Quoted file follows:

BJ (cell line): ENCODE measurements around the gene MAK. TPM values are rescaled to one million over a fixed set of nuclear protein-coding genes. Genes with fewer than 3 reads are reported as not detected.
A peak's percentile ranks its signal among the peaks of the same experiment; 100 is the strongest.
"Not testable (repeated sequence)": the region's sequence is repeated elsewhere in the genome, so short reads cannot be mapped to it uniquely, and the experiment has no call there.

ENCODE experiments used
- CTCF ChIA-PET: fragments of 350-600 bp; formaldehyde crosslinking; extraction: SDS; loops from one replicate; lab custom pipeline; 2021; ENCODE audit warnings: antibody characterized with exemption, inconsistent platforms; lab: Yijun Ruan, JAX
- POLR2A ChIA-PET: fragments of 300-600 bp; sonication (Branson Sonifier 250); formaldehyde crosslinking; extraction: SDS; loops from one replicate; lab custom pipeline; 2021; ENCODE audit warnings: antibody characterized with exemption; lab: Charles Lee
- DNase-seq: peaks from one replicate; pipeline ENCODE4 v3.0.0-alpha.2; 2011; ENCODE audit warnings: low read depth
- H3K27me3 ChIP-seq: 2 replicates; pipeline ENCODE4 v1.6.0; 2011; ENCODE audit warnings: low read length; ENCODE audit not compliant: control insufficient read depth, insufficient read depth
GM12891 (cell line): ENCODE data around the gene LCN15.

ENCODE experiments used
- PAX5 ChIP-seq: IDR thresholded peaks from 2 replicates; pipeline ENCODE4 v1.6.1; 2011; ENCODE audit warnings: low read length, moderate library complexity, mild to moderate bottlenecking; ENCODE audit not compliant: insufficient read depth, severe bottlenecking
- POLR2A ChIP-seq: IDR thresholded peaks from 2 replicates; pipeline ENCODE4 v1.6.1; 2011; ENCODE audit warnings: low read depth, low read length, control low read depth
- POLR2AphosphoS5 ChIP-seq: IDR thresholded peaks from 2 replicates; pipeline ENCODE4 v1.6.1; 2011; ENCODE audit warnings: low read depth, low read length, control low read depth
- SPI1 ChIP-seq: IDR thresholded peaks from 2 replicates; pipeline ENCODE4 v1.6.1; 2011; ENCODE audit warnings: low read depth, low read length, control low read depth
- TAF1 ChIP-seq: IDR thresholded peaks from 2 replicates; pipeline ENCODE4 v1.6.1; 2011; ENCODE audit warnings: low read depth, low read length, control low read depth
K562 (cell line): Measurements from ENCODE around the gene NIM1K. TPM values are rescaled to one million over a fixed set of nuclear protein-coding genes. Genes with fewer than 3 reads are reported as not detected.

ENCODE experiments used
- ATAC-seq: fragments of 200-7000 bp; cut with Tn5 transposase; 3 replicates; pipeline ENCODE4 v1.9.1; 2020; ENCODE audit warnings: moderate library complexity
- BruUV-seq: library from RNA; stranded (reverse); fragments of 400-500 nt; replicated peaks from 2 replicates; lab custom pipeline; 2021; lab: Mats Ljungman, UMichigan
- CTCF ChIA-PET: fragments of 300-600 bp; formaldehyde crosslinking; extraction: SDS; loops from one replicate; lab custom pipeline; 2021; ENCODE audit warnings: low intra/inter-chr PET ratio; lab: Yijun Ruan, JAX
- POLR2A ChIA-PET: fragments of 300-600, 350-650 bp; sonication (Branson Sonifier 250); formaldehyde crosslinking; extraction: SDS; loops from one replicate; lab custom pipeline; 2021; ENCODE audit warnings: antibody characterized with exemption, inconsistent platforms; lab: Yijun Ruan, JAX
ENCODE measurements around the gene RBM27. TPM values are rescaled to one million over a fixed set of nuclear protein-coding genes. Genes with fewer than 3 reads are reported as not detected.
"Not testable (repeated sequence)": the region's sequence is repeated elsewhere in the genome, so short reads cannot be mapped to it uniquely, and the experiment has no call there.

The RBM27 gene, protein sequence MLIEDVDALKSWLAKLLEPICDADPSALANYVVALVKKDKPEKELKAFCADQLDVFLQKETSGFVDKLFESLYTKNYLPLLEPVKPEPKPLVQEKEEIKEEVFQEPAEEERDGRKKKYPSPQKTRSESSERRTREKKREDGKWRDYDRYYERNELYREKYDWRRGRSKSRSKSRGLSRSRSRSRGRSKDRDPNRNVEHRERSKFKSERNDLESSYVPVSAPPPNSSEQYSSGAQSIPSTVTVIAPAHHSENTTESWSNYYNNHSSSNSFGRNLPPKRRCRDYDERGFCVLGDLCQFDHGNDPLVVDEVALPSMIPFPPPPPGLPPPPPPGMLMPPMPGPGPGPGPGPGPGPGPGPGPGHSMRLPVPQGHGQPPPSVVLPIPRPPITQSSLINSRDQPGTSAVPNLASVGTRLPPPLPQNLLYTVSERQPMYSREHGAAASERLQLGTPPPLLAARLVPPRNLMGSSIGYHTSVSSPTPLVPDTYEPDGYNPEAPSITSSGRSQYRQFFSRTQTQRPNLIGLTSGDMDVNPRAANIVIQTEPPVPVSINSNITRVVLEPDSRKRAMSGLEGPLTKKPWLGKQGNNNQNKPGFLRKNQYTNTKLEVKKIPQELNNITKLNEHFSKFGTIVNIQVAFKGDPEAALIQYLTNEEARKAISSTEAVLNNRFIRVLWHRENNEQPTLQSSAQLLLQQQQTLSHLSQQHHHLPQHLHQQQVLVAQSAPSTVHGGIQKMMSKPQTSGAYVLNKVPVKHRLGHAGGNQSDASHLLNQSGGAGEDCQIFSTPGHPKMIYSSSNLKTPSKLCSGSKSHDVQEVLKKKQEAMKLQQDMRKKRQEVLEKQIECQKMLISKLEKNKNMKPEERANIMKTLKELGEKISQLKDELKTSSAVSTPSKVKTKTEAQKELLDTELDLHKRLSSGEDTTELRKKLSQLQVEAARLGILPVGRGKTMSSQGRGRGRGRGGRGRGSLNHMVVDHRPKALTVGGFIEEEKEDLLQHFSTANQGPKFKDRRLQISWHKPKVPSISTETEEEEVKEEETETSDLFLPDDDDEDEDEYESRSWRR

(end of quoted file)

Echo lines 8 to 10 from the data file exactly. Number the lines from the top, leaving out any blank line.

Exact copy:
- H3K27me3 ChIP-seq: 2 replicates; pipeline ENCODE4 v1.6.0; 2011; ENCODE audit warnings: low read length; ENCODE audit not compliant: control insufficient read depth, insufficient read depth
GM12891 (cell line): ENCODE data around the gene LCN15.

ENCODE experiments used